WITH just 10 days to go, it is time the underlying aspect of the May 13 election – that it is also a midterm referendum on the Duterte presidency – be brought into focus to help the people cast an informed vote, especially on the 12 Senate seats at stake.
Discounting personal reasons for preferring specific candidates, every vote cast for a senatorial candidate endorsed by President Duterte could be taken as a vote of confidence in him and a stamp of approval on how he has been running the country.
And every vote for opposition Senate candidates, particularly for the Otso Diretso team, could register as a rebuke to Duterte, or at least serve notice that the voter wants a performance upgrade or a quick replacement.
Some sectors say, with reason, that a vote for Duterte’s candidate may not always mean approval, but could just be a manifestation of the effects of propaganda. To correct the brainwashing, civic groups, the academe, media and other sectors have been engaged in non-partisan voters’ education.
Focus is on the Senate — as 12 or half of its 24 seats are up for grabs. Its present Palace-friendly majority could be diluted if voters would only select candidates not on the basis of their popularity or being simpatico, but for their competence, empathy and honesty.
The Senate could still become largely independent, as desired, if transfused with fresh clean blood through the election of candidates who, aside from being competent and patriotic, are not beholden to vested interests and lobby groups, nor are runners of the President.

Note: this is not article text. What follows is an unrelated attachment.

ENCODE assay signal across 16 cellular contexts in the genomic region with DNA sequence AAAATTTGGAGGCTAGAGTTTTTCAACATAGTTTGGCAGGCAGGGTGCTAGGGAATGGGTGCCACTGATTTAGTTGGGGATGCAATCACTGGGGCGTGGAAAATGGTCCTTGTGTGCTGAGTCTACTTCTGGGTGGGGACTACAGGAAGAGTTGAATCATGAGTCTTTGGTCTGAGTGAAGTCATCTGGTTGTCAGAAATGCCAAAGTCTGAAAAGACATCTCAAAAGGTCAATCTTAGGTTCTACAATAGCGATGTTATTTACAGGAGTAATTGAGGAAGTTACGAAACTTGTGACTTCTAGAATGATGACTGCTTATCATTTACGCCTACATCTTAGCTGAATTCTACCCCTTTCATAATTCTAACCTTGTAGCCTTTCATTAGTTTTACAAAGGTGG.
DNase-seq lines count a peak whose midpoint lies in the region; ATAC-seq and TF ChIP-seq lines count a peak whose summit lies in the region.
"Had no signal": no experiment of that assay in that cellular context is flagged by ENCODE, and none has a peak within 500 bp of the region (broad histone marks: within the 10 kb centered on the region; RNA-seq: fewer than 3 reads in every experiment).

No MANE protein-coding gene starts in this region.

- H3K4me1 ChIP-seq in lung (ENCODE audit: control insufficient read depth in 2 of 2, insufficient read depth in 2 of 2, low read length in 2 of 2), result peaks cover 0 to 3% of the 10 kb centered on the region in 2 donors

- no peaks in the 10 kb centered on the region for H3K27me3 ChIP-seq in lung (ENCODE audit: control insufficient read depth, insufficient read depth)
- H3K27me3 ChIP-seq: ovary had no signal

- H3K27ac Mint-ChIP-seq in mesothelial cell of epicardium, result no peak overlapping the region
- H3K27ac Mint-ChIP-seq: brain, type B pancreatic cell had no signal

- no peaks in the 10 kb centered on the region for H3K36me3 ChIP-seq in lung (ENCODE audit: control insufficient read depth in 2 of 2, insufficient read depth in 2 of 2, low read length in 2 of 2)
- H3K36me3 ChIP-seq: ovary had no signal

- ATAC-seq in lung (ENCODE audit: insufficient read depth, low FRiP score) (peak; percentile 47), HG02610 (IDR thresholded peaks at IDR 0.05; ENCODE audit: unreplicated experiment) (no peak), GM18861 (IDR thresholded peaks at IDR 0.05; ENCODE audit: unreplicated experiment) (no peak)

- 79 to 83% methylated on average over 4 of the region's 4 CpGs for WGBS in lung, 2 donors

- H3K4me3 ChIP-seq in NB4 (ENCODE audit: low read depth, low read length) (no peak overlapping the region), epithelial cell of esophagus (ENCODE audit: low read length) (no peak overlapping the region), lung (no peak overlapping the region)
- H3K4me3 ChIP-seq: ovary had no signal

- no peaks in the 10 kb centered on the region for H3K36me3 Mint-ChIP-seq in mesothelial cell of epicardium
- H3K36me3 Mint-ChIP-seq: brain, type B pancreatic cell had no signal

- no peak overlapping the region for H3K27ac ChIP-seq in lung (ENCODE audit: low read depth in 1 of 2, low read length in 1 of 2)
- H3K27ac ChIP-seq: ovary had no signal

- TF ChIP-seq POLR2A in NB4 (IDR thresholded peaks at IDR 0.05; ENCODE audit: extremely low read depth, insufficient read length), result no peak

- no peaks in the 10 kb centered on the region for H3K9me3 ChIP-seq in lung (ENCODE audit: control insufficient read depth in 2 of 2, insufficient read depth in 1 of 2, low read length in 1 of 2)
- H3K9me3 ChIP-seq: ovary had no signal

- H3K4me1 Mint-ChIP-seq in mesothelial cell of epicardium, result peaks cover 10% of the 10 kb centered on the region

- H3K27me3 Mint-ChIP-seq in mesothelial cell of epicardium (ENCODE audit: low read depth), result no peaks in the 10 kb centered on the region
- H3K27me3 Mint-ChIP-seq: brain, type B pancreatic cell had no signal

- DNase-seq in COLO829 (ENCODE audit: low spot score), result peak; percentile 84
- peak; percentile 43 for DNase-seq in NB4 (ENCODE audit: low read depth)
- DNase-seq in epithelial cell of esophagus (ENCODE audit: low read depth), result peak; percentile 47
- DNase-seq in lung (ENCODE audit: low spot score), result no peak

If we are looking for check and balance, we can count out the House of Representatives which generally functions as an annex of Malacañang. Then there is also the Supreme Court, with Chief Justice Lucas Bersamin holding the line, but it seldom comes into play except when cases are brought before it.
It is interesting, btw, that with several senior SC members looking forward to retirement, all the 15 justices will eventually be Duterte appointees if he lasts till 2022. But while the magistrates are political appointees of the President, members of the Senate are elected by the people.
The May 13 election comes, therefore, as an opportunity for an aroused citizenry to install a fiercely independent Senate, a chamber populated not by clowns, showbiz characters and would-be plunderers, but by statesmen, intellectuals and patriots.
As the President acts as endorser of favored candidates, particularly for the Senate, the election campaign becomes a period for putting the endorser himself under scrutiny in some kind of political audit.
The electorate should rake up the promises Duterte made to win the presidency in 2016 — such as ending corruption and the drug menace in six months, stopping the ENDO practice with contract labor, solving the EDSA traffic mess, making the nation self-sufficient in rice, and opening more jobs, et cetera.
It could turn out that some of the statements he made on the campaign trail were not solemn promises, but outright lies tossed at people made vulnerable and gullible by programmed ignorance and poverty.